The anterior border of each thyroid lamina fuses with its partner at an angle of approximately 90° in men and approximately 120° in women. The shallower angle in men is associated with the larger laryngeal prominence, the greater length of the vocal cords, and the resultant deeper pitch of the voice. The posterior border is thick and rounded and receives fibres of stylopharyngeus and palatopharyngeus. The superior cornu, which is long and narrow, curves upwards, backwards and medially, and ends in a conical apex to which the lateral thyrohyoid ligament is attached. The inferior cornu is short and thick, and curves down and slightly anteromedially. On the medial surface of its lower end there is a small oval facet for articulation with the side of the cricoid cartilage: this facet is variable and is well defined only sometimes.

During infancy, a narrow, rhomboidal, flexible strip, the intra-thyroid cartilage, lies between the two laminae, and is joined to them by fibrous tissue.

CRICOID CARTILAGE

The cricoid cartilage is attached below to the trachea, and articulates with the thyroid cartilage and the two arytenoid cartilages by synovial joints. It forms a complete ring around the airway, the only laryngeal cartilage to do so (Fig. 34.3B). It is smaller, but thicker and stronger, than the thyroid cartilage, and has a narrow curved anterior arch, and a broad, flatter posterior lamina.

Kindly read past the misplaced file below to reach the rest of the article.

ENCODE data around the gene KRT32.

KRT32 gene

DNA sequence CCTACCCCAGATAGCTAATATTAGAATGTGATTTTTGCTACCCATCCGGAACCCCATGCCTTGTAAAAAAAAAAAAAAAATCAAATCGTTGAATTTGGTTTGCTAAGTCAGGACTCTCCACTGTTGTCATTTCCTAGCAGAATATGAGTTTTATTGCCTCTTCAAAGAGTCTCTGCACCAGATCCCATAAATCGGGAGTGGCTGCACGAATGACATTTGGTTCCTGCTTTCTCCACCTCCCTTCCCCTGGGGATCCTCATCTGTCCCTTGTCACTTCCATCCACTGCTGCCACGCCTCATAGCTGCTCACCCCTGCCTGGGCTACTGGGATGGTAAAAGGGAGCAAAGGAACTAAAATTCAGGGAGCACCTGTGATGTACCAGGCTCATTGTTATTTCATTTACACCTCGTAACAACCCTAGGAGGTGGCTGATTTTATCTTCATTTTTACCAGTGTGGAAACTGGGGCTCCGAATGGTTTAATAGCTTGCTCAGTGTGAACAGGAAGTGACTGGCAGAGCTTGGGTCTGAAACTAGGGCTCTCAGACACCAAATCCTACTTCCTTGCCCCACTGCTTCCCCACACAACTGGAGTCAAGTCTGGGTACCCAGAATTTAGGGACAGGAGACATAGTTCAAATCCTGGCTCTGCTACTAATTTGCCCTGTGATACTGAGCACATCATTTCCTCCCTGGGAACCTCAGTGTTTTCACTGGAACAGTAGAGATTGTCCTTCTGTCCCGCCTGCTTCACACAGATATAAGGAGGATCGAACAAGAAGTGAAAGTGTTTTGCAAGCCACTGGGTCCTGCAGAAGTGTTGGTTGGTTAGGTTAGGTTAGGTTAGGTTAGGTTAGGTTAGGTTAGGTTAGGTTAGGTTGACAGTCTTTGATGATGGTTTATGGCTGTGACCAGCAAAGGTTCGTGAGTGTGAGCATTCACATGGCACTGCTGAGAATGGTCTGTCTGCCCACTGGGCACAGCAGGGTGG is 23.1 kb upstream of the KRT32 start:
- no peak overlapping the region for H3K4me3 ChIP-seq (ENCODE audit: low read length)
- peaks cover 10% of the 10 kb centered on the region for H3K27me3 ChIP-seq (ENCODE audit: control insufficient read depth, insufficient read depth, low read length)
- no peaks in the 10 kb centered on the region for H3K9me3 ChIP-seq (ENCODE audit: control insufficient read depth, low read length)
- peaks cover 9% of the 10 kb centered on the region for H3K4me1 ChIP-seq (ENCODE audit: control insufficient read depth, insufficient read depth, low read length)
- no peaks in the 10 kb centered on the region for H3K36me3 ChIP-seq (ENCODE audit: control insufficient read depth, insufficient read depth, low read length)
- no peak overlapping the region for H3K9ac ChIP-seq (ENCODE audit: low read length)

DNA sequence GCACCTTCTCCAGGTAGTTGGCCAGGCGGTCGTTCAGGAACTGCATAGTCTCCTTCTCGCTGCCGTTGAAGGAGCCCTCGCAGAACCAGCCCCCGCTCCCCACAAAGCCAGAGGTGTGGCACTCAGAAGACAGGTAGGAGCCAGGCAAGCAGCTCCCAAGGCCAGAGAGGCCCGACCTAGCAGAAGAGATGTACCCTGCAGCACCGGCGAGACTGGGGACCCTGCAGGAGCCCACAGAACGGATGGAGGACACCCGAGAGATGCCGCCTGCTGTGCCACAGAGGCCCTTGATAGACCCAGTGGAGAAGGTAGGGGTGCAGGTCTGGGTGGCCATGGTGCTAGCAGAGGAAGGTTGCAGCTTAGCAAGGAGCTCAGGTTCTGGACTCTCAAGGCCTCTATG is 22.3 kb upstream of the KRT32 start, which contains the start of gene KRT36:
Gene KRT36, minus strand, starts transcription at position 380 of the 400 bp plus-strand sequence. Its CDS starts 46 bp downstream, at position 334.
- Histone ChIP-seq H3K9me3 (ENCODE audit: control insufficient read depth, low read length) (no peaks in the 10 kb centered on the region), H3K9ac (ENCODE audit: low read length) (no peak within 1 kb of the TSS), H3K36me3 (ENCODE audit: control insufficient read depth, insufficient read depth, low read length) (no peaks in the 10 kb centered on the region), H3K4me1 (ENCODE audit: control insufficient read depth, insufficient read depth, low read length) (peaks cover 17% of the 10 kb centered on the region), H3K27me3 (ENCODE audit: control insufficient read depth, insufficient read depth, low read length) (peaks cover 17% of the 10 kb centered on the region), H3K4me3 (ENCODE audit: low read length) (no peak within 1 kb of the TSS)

ARYTENOID CARTILAGE

The paired arytenoid cartilages articulate with the lateral parts of the superior border of the cricoid lamina (Figs 34.2, 34.3). Each is pyramidal, and has three surfaces, two processes, a base and an apex. The posterior surface, which is triangular, smooth and concave, is covered by transverse arytenoid. The anterolateral surface is convex and rough, and bears, near the apex of the cartilage, an elevation from which a crest curves back, down and then forwards to the vocal process. The lower part of this arcuate crest separates two depressions (foveae). The upper is triangular (fovea triangularis), and the vestibular ligament is attached to it. The lower is oblong (fovea oblonga), and vocalis and lateral cricoarytenoid are attached to it. The medial surface is narrow, smooth and flat, and is covered by mucosa: its lower edge forms the lateral boundary of the intercartilaginous part of the rima glottidis. The base is concave, with a smooth surface for articulation with the lateral part of the upper border of the cricoid lamina. Its round, prominent lateral angle, or muscular process, projects backwards and laterally: it gives attachment to posterior cricoarytenoid behind, and lateral cricoarytenoid in front. The vocal ligament is attached to its pointed anterior angle (vocal process), which projects horizontally forward. The apex curves backwards and medially and articulates with the corniculate cartilage.

JOINTS

CRICOTHYROID JOINT